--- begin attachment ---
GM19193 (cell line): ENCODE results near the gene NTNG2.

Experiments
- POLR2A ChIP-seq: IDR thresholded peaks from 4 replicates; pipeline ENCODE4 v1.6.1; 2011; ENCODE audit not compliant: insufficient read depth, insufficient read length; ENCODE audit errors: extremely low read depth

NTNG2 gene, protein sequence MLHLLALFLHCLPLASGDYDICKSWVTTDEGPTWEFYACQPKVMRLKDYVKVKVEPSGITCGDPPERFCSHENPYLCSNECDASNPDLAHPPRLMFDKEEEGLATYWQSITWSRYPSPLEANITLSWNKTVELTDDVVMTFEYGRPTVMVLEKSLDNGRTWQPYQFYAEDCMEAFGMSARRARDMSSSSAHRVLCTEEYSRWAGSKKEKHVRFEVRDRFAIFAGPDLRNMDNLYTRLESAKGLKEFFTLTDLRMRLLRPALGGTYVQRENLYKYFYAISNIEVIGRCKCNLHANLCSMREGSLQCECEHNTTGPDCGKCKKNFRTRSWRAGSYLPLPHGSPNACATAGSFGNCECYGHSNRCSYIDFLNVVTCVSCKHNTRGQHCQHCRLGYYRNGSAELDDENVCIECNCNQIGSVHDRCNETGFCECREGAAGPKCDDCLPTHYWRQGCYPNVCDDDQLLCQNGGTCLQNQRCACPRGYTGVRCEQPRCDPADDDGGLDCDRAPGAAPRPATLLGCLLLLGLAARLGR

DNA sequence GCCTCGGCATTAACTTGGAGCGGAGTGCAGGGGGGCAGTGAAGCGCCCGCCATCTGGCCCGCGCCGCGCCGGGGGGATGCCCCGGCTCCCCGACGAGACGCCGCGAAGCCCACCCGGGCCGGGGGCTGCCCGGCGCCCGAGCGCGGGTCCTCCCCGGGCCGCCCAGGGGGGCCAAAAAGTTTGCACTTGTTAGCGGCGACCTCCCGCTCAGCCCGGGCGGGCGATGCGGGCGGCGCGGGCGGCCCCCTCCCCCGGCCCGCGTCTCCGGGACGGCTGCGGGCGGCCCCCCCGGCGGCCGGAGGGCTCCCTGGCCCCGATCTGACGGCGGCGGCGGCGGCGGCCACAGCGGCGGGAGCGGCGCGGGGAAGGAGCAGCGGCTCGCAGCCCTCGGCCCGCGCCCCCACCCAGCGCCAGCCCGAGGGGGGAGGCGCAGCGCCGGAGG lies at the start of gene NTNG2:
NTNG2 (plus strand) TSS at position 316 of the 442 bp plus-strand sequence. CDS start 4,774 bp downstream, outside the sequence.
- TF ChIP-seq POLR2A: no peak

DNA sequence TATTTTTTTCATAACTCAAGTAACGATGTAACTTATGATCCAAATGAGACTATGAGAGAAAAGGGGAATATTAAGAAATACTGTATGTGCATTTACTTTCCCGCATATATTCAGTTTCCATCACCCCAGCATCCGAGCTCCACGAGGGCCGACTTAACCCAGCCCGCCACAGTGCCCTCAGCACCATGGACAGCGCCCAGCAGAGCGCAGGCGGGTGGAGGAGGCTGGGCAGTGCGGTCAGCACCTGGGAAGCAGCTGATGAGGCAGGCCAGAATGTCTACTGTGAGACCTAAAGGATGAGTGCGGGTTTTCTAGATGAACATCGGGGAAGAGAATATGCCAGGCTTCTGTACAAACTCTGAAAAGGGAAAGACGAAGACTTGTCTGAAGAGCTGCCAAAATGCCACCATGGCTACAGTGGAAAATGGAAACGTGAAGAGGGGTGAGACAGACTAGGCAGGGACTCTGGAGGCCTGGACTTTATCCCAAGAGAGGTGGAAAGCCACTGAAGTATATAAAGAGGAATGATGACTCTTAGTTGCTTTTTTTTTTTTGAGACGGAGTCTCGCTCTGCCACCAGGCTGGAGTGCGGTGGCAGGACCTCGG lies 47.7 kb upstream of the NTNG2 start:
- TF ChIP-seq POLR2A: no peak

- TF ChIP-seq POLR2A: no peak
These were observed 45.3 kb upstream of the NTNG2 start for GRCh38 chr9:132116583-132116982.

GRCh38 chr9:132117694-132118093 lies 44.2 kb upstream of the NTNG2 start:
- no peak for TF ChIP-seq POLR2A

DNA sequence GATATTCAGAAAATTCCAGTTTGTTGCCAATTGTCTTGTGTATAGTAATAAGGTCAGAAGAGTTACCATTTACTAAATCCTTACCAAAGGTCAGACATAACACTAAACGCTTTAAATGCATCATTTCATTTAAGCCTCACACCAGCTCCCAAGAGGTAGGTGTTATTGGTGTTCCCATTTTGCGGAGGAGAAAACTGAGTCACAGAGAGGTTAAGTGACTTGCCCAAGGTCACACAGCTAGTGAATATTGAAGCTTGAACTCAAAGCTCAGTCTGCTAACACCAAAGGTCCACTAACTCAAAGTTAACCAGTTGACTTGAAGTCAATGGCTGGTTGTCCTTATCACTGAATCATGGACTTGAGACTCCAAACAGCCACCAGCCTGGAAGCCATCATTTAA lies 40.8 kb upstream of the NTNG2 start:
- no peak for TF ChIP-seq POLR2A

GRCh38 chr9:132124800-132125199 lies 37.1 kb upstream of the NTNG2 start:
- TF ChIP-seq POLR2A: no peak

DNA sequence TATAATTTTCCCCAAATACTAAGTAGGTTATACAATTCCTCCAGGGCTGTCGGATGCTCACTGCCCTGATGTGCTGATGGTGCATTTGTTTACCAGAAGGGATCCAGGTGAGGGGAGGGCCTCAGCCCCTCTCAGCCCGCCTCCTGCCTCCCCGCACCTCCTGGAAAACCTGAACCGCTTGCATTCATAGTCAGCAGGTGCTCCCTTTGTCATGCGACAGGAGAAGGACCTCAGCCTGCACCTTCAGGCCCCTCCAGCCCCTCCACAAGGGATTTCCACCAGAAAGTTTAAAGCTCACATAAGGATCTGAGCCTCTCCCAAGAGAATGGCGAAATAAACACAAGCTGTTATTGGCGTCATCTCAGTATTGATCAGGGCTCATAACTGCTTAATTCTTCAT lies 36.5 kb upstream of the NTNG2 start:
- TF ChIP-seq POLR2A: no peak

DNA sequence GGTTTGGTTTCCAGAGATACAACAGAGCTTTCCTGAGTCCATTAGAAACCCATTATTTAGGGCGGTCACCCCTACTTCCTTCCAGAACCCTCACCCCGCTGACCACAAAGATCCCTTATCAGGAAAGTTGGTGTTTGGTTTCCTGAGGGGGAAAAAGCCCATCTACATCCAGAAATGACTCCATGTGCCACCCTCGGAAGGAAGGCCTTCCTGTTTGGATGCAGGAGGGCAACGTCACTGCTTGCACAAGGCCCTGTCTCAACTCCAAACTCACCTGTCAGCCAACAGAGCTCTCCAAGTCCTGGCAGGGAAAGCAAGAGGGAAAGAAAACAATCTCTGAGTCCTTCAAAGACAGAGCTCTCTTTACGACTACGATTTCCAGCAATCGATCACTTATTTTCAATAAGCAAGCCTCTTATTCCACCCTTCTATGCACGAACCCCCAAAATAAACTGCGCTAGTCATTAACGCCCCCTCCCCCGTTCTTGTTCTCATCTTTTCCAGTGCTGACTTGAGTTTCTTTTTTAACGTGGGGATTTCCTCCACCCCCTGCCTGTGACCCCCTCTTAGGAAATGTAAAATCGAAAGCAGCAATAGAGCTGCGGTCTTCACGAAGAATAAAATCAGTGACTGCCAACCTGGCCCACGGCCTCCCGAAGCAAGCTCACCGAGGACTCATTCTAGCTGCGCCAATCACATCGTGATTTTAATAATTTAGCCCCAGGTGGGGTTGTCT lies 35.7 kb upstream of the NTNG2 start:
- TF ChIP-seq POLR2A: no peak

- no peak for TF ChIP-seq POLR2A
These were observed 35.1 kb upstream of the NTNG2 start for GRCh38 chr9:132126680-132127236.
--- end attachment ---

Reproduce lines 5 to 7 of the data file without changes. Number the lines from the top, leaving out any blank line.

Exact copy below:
DNA sequence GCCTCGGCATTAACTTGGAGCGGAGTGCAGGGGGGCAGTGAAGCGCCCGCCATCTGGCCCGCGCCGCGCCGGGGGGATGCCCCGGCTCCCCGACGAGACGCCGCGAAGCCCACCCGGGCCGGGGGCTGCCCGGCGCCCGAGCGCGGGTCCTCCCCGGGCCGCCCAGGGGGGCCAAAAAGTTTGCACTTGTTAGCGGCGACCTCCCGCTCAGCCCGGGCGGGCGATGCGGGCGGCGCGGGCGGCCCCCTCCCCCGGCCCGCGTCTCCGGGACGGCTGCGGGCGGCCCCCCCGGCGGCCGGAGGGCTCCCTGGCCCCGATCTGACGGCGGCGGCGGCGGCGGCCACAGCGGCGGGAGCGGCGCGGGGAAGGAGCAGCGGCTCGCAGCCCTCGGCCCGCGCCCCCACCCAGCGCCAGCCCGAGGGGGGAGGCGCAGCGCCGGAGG lies at the start of gene NTNG2:
NTNG2 (plus strand) TSS at position 316 of the 442 bp plus-strand sequence. CDS start 4,774 bp downstream, outside the sequence.
- TF ChIP-seq POLR2A: no peak